What is Duplicate Matriculation, and how do I avoid it?
Although duplicate matriculation is rare and there are several ways to avoid it, it most commonly happens among transfer students. Duplicate matriculation occurs when you take a course at UCSB for which you have already earned credit. You will not receive any credit for taking the course a second time (units or grade wise) so this should always be avoided. Let’s say for example that you took the equivalent of History 8: Intro to Latin American History at your community college before transferring to UCSB. You didn’t check assist.org or reach out to your history department advisor before signing up for classes, and you forgot that you had already taken an intro to Latin American history course at your community college. Even if you complete the entire course and receive a grade for it, if you have already taken an equivalent course in the past, all credit for the second offering will be taken away. Here are some ways to safeguard yourself from duplicate matriculation:
- If you attended a California Community College, check assist.org for your course equivalencies.
- If your new student profile or your progress check are available in GOLD, check them to see if you already have credit for any history courses.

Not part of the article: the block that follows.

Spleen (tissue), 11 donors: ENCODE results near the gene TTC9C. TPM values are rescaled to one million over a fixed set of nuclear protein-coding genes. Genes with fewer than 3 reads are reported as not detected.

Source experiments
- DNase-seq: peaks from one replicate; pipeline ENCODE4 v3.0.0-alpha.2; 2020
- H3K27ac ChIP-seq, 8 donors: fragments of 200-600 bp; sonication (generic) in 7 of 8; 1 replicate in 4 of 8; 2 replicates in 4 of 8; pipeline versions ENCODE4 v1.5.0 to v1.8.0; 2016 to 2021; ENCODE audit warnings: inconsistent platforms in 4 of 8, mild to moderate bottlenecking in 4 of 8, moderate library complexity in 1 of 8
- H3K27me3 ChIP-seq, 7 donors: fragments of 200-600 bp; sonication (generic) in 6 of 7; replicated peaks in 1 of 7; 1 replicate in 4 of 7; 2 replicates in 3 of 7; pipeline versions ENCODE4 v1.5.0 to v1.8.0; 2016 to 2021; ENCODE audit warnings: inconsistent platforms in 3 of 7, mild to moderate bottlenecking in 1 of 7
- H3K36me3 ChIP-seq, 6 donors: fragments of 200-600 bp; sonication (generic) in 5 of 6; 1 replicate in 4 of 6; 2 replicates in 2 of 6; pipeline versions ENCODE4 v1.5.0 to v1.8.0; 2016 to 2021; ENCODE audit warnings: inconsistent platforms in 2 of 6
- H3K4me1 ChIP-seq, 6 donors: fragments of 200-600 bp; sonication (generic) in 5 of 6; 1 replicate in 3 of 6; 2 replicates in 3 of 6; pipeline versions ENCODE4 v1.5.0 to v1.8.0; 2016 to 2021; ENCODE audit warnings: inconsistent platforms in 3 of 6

- If you attended another four year institution or an out-of-state community college before transferring to UCSB OR if you still have questions, contact the history Undergraduate Advisor.
It is also important to note that all community college coursework is considered lower division, so you cannot have duplicate matriculation with upper division courses if you attended a community college before transferring to UCSB.
How can I tell the difference between upper and lower division courses?
Lower division courses always have a number between 1-99, and upper division courses are numbered 100-199.
I need to take an upper division research seminar to complete my major requirements. When should I take it?
History 9: Historical Investigations, Methods and Skills is now required for all transfer students who matriculated in Summer 2020 and on. This lower division research course is meant to prepare you for the required upper division research seminar, and should ideally be taken first. History 9 is currently offered in every quarter except for summer, and fills up extremely fast. The history department highly recommends enrolling in (or waitlisting) this course during your first pass time to ensure a spot. The history department also highly recommends not taking the upper division research seminar during your first quarter at UCSB.
I want to apply for the Senior Honors Thesis program at the end of my first year. Where can I find more information on the requirements?
Please see our website page for details on the Senior Honors Thesis application process. Students apply to this program at the end of their junior year, so you will need to fulfill all the application requirements by the spring quarter of your first year. This course takes places every fall and winter quarter.
Page last modified: September 28, 2020